That prediction appeared to come true in 2007 with the creation of induced-pluripotent stem cells, which are made from normal skin or other tissues.
With the potential of IPSCs to do most of what scientists said they wanted from ESCR, the stem-cell issue lost its political potency.
Thus, when President Obama revoked the Bush policy, it was something of an anticlimax.
But look for the issue to be revived in all its emotional force in the next decade if scientists learn to reliably clone human embryos.
1. The dehydration of Terri Schiavo.
The emotionally wrenching tug of war over the life of Terri Schiavo, covered sensationally by the international media and culminating in her slow death, was — hands down — the decade’s most important story in bioethics (as well of one of the most important stories of the early 2000s).
Who hasn’t heard her name? Who doesn’t have an opinion about what happened? For a seeming eternity, the world groaned and argued bitterly about the weighty moral question of whether it is right to deprive a human being of food and water because he or she is profoundly cognitively impaired.
Nearly five years after her death, we are not over it yet.
Whenever a “miraculous awakening” story is reported, our minds and the media’s pens immediately come back to the question of whether that case is somehow “different” from Terri Schiavo’s.
It hasn’t stopped there. With Terri dead and buried, and with majority poll support, some of the most notable voices within bioethics and transplant medicine openly argue that persistently unconscious patients should, with consent of family, have their organs harvested — which results in death — or be used in research as if they were actually dead.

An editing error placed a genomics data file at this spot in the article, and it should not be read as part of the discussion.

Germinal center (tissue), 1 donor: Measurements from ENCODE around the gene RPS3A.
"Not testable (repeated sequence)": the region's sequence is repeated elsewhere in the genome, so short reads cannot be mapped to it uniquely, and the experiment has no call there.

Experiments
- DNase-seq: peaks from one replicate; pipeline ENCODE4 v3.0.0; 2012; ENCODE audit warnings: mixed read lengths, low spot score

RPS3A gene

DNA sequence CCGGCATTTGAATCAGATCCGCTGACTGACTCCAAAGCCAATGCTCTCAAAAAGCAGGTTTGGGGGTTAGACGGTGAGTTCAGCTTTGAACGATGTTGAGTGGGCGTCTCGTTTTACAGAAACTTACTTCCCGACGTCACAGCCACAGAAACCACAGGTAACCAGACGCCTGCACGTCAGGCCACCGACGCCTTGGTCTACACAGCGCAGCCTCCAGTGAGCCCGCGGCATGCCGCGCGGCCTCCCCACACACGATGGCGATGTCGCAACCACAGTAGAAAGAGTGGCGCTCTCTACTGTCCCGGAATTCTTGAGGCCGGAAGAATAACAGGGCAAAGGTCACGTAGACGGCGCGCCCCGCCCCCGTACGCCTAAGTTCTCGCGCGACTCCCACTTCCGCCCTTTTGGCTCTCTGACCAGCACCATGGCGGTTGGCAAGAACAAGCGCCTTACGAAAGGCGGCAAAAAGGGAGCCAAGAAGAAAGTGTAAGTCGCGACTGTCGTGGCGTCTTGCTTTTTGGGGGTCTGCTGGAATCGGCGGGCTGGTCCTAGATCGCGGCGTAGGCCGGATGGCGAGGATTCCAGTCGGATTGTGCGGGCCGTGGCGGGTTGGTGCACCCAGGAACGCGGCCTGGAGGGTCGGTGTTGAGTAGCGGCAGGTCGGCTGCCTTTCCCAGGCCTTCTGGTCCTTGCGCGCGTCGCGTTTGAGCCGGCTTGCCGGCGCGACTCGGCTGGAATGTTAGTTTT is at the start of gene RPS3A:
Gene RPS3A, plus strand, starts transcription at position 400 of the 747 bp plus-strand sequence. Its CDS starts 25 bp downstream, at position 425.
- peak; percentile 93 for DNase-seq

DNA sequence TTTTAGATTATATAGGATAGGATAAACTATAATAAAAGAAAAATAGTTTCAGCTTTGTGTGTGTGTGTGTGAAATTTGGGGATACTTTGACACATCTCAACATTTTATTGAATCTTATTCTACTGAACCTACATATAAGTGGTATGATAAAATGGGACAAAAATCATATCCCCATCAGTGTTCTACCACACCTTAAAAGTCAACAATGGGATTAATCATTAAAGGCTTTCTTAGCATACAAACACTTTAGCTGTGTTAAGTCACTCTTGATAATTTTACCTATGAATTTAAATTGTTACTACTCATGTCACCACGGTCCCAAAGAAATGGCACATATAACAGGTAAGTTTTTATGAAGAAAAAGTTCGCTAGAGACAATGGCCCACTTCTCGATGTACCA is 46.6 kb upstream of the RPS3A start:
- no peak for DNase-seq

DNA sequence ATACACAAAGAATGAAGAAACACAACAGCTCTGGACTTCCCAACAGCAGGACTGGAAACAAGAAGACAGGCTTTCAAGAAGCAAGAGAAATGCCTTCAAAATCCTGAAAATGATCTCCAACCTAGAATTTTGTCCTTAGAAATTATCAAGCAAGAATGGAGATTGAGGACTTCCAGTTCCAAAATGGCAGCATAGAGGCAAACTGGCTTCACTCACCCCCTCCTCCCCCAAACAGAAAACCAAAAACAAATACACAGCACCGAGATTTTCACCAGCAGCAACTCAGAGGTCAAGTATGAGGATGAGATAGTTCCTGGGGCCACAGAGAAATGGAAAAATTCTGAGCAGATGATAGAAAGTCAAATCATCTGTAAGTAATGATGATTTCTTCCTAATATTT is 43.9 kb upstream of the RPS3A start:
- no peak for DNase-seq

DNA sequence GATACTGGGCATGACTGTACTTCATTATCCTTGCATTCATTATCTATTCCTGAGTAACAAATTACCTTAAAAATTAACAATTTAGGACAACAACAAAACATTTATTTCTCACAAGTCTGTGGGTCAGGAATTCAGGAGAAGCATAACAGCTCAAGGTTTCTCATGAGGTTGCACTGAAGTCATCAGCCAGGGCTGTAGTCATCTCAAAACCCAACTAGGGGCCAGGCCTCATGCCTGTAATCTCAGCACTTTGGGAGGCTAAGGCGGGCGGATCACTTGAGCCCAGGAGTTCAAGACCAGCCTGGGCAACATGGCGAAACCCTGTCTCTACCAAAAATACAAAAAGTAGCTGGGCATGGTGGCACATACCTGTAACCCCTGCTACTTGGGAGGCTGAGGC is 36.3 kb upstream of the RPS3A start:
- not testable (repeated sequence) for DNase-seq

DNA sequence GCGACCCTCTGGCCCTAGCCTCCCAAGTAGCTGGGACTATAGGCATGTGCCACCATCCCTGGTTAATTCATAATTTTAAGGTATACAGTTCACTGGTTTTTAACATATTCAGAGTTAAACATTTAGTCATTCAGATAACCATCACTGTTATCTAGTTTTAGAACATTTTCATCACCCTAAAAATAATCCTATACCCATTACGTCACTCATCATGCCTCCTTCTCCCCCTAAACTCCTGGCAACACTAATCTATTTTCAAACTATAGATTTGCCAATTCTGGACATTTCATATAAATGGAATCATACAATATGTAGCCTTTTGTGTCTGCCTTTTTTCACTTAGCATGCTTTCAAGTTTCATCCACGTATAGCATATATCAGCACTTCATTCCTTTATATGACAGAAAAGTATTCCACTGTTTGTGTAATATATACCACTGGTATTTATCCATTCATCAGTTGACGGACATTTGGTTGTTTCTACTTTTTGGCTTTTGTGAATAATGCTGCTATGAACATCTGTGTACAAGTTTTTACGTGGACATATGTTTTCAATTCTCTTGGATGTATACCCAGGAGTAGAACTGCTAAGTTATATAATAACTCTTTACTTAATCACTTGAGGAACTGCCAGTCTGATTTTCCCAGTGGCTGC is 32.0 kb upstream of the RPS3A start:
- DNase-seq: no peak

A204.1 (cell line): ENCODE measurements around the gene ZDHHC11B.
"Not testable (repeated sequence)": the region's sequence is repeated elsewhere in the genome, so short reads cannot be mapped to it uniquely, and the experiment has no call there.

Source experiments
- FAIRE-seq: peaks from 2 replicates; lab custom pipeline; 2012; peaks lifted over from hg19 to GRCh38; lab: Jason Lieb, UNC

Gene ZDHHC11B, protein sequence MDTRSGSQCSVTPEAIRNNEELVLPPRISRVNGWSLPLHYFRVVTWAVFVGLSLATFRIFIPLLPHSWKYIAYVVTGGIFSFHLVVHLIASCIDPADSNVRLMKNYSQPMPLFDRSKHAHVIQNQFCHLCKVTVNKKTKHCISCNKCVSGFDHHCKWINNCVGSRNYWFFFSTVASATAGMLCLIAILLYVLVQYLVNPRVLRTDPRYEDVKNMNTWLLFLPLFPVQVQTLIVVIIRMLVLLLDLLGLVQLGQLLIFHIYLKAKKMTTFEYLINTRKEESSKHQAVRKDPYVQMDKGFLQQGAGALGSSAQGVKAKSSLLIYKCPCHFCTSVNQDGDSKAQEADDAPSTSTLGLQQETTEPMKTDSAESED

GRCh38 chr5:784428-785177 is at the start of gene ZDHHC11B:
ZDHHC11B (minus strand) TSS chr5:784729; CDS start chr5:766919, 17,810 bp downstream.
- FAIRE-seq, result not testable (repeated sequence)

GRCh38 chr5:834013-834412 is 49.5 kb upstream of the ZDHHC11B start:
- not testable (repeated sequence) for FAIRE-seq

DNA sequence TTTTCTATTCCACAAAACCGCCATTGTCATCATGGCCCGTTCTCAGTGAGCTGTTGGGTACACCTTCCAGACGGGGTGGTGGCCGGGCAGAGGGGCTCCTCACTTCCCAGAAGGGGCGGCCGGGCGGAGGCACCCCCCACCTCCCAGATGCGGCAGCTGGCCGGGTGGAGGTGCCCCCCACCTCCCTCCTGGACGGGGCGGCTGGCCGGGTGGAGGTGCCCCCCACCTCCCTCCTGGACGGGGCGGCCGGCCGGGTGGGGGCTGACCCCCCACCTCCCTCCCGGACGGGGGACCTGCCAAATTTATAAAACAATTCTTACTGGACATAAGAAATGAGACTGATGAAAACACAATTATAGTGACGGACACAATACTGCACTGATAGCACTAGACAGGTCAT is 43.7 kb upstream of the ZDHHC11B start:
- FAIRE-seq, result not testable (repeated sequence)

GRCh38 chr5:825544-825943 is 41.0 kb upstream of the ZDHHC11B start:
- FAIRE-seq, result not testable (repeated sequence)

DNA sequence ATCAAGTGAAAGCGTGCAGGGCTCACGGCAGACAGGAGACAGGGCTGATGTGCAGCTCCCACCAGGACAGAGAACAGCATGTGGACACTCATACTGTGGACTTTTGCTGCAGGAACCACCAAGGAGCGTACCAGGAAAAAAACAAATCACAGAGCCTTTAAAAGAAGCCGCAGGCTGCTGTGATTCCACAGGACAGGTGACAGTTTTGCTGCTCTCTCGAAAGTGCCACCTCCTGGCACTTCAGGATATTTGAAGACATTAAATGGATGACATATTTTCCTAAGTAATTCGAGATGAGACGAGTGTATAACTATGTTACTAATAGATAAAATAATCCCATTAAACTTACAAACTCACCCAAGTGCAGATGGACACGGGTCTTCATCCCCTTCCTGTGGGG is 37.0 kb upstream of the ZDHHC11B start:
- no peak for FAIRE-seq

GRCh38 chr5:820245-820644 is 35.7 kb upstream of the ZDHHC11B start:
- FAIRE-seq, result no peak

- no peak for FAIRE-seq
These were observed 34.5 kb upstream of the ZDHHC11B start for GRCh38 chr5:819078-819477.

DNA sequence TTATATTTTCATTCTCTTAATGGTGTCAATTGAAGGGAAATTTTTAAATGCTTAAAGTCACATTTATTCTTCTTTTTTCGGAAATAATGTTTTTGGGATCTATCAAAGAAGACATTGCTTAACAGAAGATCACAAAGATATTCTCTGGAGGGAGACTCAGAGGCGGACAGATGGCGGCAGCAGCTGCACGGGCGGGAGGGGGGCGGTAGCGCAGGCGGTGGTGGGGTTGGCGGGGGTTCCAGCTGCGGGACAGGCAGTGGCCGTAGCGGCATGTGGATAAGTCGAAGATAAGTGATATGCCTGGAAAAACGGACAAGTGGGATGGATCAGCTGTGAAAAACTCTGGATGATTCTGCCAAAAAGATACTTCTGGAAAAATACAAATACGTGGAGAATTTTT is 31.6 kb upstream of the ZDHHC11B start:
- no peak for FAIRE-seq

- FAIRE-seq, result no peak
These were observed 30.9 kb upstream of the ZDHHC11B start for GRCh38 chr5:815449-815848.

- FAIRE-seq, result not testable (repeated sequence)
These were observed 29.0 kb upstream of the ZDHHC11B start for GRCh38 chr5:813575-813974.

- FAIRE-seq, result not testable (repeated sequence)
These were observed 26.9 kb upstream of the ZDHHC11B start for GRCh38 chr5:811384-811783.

And with Obamacare coming full throttle, the question of whether the expenses required to care for these most helpless patients will continue to be borne has become a subject of acute bioethical attention.
Hubert Humphrey (among others) once said that a society is judged by the way it treats its most vulnerable citizens. That truism explains why the Terri Schiavo case was far more than a personal and family tragedy: It was a modern-day passion play from which we are still reeling.
What do these stories tell us about ourselves and our society?
The signals are mixed.
First, we are in danger of supplanting human exceptionalism — belief in the intrinsic dignity and equality of human life — with a “quality-of-life ethic” in which some of us are deemed to matter more than others.
But the path to such a brave new world is proving to be neither straight nor unimpeded.
Indeed, there are encouraging signs the sanctity of life could make a comeback.
This much is sure: Bioethics will continue to matter profoundly in the years and decades to come.
Wesley J. Smith is a senior fellow at the Discovery Institute, and consults for the International Task Force on Euthanasia and Assisted Suicide and the Center for Bioethics and Culture. His book A Rat Is a Pig Is a Dog Is a Boy will be released later this month by Encounter Books.
Wednesday, 29 April 2009
Let’s see: how many stories have you seen in the news about embryonic stem cells helping even one human being? Uh . . . none. And, how many stories have you seen about adult stem cells helping humans? Hundreds. Do you see a pattern developing here? And, today there’s another story in the news about adult stem cells.
Friday, 24 April 2009
I came across two studies released just this week that give me even more reasons to oppose the morally-flawed idea of killing embryos for embryonic stem cell research. The first study describes how scientists have created embryonic-like stem cells using proteins instead of genes. In the second study, researchers announced this week that they’ve developed a technique to grow artificial blood vessels from patients’ own skin cells. So, why are we even considering embryonic stem cells?
Wednesday, 15 April 2009
New research using adult stem cells is showing further insulin independence for Type 1 diabetes patients. The study, led by Richard Burt of Northwestern University’s Feinberg School of Medicine in Chicago, is the second in the last two years to show significant progress in diabetes using the noncontroversial stem cells.
Wednesday, 8 April 2009
Readers of this blog know the many reasons that we should abandon even considering experimenting with embryonic stem cells. Now, Dr. Mehmet Oz, a cardiovascular surgeon at Columbia University and a regular on Oprah Winfrey’s popular eponymous television program, is agreeing with me that embryonic stem cell research is obsolete.
First-Ever Treatment of Stroke Using Adult Stem Cells (another reason embryonic stem cell research is doomed)
Wednesday, 8 April 2009